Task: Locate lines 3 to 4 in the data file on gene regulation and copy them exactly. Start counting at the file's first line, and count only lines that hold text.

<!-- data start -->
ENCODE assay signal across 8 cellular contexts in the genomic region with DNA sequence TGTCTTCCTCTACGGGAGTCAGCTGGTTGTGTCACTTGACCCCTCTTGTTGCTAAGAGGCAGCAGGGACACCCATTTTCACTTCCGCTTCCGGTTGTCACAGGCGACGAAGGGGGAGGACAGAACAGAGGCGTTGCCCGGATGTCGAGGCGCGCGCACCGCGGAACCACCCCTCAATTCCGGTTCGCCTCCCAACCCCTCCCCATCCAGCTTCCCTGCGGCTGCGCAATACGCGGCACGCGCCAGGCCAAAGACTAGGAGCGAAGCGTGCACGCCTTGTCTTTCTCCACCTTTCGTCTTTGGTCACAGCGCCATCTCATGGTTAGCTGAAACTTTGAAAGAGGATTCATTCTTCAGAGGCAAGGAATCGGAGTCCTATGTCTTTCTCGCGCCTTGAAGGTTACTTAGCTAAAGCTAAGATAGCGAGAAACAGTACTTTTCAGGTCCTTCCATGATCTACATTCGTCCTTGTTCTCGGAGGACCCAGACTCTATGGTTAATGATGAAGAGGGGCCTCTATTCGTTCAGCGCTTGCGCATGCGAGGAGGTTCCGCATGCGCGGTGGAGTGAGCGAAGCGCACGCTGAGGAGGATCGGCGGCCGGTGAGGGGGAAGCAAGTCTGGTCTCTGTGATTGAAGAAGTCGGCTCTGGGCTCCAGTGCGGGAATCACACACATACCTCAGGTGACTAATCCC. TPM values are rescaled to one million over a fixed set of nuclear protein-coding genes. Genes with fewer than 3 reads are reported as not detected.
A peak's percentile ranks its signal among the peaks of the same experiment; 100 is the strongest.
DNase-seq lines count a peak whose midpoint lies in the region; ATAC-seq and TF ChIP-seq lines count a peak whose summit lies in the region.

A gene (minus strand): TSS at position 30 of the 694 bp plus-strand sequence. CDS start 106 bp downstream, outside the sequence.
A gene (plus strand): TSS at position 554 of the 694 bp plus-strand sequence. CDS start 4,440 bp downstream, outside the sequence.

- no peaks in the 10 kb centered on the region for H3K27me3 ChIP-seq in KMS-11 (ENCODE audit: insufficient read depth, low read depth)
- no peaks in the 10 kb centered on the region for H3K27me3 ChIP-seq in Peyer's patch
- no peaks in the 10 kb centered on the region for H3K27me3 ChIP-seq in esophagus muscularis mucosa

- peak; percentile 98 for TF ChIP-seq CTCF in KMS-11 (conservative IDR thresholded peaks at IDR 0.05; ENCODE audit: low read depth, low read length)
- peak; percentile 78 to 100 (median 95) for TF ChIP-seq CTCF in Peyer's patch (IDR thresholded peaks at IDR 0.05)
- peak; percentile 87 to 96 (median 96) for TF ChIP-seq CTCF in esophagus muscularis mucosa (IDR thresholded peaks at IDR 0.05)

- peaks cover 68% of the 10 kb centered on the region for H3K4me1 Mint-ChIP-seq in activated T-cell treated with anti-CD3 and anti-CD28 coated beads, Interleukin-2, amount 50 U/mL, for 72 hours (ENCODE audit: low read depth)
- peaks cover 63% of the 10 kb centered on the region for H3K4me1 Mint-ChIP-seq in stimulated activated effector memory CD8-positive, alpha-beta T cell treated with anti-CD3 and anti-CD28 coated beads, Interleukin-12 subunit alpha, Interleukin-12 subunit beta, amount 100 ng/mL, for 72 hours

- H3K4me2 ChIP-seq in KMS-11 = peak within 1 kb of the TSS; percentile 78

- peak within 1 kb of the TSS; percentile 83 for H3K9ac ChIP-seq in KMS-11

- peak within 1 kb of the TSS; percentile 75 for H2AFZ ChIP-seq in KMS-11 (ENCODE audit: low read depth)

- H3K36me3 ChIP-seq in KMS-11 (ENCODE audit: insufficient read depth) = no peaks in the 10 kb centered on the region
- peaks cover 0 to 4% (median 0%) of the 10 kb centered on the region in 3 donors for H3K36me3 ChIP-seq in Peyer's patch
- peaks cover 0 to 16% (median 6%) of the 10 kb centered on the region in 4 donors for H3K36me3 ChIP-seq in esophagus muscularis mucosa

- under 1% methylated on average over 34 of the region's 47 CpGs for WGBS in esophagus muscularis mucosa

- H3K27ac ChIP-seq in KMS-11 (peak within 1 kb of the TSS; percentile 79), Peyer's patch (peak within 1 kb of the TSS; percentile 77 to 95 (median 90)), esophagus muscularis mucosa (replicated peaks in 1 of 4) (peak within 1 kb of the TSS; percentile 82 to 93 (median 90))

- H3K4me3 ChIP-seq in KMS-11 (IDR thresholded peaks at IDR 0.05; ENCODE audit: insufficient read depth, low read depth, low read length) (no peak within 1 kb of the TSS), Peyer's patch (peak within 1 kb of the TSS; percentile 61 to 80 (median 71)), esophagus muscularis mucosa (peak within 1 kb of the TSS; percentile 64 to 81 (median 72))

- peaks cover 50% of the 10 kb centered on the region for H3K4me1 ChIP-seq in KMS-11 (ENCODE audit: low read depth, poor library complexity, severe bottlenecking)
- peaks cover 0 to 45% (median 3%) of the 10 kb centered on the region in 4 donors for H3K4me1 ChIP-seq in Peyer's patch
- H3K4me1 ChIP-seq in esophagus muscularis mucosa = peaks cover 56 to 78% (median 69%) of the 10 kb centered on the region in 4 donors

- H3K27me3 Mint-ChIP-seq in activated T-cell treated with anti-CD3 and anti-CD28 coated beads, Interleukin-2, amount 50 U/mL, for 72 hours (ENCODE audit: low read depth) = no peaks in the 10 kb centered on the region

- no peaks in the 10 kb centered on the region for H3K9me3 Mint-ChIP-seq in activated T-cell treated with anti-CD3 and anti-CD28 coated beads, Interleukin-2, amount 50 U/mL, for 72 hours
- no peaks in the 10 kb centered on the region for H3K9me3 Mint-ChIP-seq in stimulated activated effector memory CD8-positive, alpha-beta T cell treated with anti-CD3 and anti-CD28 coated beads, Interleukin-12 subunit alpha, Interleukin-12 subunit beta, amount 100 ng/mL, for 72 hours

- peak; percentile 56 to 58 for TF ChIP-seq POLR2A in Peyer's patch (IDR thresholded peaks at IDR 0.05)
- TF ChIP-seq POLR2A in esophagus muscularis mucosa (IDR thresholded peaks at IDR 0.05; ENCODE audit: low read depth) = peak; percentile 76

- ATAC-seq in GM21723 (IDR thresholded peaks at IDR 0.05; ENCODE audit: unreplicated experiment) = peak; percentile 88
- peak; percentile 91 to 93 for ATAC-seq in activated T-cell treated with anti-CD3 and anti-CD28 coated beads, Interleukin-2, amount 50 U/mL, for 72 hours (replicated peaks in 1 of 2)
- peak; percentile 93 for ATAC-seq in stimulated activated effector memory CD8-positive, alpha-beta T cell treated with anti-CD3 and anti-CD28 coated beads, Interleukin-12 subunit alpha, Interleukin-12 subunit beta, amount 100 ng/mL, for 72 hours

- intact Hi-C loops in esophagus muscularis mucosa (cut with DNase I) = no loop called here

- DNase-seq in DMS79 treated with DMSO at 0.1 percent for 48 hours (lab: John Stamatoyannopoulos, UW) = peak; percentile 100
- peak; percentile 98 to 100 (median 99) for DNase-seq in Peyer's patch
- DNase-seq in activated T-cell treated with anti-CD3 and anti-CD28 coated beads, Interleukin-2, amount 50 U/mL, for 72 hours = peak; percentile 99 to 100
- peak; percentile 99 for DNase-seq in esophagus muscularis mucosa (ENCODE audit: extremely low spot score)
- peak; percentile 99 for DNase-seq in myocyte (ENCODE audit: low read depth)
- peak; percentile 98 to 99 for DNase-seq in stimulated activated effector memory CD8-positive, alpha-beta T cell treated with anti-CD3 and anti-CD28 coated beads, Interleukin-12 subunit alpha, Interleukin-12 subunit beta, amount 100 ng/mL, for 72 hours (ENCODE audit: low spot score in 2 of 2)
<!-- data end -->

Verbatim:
DNase-seq lines count a peak whose midpoint lies in the region; ATAC-seq and TF ChIP-seq lines count a peak whose summit lies in the region.

A gene (minus strand): TSS at position 30 of the 694 bp plus-strand sequence. CDS start 106 bp downstream, outside the sequence.